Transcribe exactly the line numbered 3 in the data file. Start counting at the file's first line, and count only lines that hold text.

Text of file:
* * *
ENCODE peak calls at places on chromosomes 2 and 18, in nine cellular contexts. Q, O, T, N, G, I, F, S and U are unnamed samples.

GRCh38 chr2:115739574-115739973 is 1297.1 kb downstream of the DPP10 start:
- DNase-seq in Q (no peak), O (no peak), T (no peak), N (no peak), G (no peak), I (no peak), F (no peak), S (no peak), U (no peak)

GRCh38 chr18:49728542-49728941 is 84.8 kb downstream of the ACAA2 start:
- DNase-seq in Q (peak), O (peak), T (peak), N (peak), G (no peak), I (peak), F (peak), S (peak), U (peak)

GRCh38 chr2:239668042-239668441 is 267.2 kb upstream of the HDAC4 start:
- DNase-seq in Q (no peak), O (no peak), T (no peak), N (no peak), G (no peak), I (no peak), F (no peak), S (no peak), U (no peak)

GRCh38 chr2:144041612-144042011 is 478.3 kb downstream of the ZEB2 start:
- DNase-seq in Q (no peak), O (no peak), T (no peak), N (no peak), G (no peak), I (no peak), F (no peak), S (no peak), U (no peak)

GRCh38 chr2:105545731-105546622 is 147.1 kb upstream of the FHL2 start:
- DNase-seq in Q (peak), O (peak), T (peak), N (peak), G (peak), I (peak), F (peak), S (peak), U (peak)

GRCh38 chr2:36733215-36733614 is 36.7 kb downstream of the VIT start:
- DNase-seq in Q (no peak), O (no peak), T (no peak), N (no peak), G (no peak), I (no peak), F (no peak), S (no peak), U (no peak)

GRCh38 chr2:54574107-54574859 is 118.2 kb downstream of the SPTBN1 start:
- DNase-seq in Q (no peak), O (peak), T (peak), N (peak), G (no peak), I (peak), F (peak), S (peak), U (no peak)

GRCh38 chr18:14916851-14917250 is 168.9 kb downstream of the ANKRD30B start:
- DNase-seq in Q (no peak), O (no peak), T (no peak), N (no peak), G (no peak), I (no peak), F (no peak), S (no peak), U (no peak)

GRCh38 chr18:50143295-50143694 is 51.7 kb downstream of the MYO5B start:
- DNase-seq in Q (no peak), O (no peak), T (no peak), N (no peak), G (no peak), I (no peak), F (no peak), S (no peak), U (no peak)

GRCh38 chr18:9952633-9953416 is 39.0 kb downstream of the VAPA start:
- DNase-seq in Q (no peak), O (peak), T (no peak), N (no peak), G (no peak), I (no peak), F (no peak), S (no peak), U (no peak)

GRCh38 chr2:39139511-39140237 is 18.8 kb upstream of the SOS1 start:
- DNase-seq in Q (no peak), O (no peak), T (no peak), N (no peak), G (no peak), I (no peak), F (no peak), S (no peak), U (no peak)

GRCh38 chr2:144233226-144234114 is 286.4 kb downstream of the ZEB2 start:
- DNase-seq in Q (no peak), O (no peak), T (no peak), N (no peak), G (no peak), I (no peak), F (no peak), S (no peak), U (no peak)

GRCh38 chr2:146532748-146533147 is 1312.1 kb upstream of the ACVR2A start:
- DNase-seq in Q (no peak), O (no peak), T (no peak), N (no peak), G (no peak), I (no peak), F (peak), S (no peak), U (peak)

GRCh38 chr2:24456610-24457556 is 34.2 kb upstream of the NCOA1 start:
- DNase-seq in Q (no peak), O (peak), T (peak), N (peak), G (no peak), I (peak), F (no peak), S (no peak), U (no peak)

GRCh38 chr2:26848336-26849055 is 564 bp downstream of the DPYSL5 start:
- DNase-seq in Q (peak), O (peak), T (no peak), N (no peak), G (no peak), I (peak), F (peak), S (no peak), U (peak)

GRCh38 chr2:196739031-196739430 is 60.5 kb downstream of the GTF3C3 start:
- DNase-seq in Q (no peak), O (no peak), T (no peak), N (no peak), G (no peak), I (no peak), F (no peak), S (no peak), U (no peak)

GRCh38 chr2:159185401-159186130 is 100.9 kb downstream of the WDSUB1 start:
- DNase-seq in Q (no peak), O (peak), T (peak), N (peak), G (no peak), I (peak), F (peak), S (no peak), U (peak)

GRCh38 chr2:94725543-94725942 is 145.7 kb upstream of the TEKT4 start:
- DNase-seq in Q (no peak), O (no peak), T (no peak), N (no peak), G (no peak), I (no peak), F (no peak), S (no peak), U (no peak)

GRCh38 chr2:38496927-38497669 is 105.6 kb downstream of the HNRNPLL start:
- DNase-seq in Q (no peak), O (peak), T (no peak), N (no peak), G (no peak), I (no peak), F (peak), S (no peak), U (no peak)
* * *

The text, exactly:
- DNase-seq in Q (no peak), O (no peak), T (no peak), N (no peak), G (no peak), I (no peak), F (no peak), S (no peak), U (no peak)